This Is What The Parents Said About Their Child Who Was Shot And Killed By A Campus Police Officer

Scout Schultz was carrying a folded multipurpose tool — not a knife, as police initially said. It was also revealed Monday that it was Schultz who called 911, reporting a person possibly with a gun.

The lawyer representing the parents of the Georgia Tech student who was fatally shot by campus police this weekend contradicted official reports in a news conference on Monday, saying the 21-year-old didn't have a knife in their hand but a small multipurpose tool.

The attorney, L. Chris Stewart, showed an image of the tool Scout Schultz was holding, saying the knife portion was still folded into the closed position during their interaction with officers. "This is what Scout had — the knife wasn't even open," Stewart said.

Schultz's parents directly addressed the officer at the news conference. “Why did you have to shoot?" the student's father, Bill Schultz, asked.

Ga Tech Family attorney says Scout had multipurpose tool not a "knife" as reported by police @FOX5Atlanta #fox5atl

"That’s the question," he continued. "I mean — that’s the only question that matters right now. Why did you kill my son?” the father added.

The attorney said that the family plans to file a civil suit and that there were "two failures" — the officer who decided to open fire, and Georgia Tech's not providing its officers with tasers. He called the latter "insane."

Stewart described the shooting as "senseless."

“What was Scout doing that day?" the attorney said. "Standing there. Disoriented. Having a mental breakdown, and was shot from 20 feet away."

Stewart said that the officers who did not use lethal force during the incident responded properly. "But one officer did not do their job," Stewart said. “One officer, though there were five out there, decided to shoot Scout in the heart."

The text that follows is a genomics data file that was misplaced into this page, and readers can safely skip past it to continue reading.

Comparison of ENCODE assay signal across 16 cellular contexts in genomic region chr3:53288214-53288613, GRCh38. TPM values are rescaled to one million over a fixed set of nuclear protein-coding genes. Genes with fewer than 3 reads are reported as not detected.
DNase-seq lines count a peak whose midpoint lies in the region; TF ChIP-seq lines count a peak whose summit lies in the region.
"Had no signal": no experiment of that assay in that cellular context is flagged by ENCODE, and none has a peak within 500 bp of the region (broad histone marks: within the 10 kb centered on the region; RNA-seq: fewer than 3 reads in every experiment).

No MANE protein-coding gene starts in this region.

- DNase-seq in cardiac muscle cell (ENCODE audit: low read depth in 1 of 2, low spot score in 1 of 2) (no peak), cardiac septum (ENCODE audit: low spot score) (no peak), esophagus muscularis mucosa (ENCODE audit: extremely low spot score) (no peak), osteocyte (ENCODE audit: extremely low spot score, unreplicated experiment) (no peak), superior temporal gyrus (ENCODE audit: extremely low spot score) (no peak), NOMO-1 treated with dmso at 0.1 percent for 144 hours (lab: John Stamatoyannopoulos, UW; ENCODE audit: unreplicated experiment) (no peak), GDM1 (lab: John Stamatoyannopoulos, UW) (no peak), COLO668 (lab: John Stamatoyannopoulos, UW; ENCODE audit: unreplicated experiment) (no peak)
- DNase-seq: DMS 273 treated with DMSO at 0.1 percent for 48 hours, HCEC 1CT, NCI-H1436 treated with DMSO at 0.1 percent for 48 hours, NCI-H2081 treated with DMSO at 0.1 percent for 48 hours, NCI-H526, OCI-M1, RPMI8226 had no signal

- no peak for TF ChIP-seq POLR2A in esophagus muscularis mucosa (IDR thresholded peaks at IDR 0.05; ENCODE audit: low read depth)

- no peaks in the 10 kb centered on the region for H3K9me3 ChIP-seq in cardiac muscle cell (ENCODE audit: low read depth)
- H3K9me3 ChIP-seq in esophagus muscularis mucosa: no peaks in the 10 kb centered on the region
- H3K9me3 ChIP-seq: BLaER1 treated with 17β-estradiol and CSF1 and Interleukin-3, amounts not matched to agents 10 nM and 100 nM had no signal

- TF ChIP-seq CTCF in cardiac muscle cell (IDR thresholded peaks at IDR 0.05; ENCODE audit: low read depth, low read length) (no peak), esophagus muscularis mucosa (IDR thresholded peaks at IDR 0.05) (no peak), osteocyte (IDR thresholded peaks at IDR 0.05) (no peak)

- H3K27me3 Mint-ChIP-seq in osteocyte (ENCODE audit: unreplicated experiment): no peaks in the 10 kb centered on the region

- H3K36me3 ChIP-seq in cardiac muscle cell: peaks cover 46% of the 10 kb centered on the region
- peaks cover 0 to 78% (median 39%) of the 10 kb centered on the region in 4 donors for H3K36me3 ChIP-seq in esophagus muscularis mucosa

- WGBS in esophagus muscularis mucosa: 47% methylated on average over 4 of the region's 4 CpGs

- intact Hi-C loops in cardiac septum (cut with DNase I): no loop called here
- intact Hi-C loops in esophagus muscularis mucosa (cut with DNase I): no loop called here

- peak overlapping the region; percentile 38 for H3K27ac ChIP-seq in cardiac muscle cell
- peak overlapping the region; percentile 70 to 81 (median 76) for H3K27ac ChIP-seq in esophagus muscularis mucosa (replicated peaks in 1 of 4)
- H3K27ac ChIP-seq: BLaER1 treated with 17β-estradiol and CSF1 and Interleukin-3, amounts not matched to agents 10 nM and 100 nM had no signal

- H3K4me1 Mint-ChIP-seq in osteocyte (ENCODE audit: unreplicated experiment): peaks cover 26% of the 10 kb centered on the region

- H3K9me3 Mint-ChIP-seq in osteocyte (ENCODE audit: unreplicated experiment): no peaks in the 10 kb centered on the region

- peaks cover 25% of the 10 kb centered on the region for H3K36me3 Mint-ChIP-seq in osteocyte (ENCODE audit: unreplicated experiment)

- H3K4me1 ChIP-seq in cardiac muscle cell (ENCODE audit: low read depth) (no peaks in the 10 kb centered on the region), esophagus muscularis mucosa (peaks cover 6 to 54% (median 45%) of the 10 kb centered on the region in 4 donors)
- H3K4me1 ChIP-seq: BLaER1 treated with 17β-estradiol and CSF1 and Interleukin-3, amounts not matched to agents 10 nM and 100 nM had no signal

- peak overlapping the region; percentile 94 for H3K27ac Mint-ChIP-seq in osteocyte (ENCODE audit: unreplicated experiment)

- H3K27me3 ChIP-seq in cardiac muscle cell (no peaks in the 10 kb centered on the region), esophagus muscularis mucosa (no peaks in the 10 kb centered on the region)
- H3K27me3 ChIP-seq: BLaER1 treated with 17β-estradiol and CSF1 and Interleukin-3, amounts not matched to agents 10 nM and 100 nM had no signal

Stewart said that the student "battled with depression in the past."

Scout was a fourth-year student at the university. Scout's mother, Lynne Schultz, spoke about her child's "great grades," and described them as "caring."

"Scout stood up for what they believed in," she said. (Scout used "they/them" pronouns.) "This is a really big loss for a lot of people."

Scout's father called Scout the "greatest kid."

"I just cried reading all the posts on his Facebook page, of all the people on campus who loved, and respected, and adored Scout," the student's father said.

Two apparent videos emerged of the incident. One shows Schultz slowly walking toward the officers before they were shot. (Warning: The following videos may be disturbing to some people.)

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In another video, the shooting was obscured by trees.

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"Come on, man, drop the knife," one officer orders at the beginning of the second video that appears to show the shooting. "Come on, let's drop it," another officer echoes.

"Shoot me!" someone who appears to be Schultz responds. The officers continue to order the student to drop the knife. "Nobody wants to hurt you, man," an officer says.

Near the end of the footage, an officer again demands: "Drop it!" apparently at the same time a shot is fired at Schultz.

The GBI said that the outcome of its independent investigation will be reviewed by the district attorney's office.

CORRECTION

Scout Schultz was president of Georgia Tech's Pride Alliance chapter; a previous version of this story misspelled the organization's name.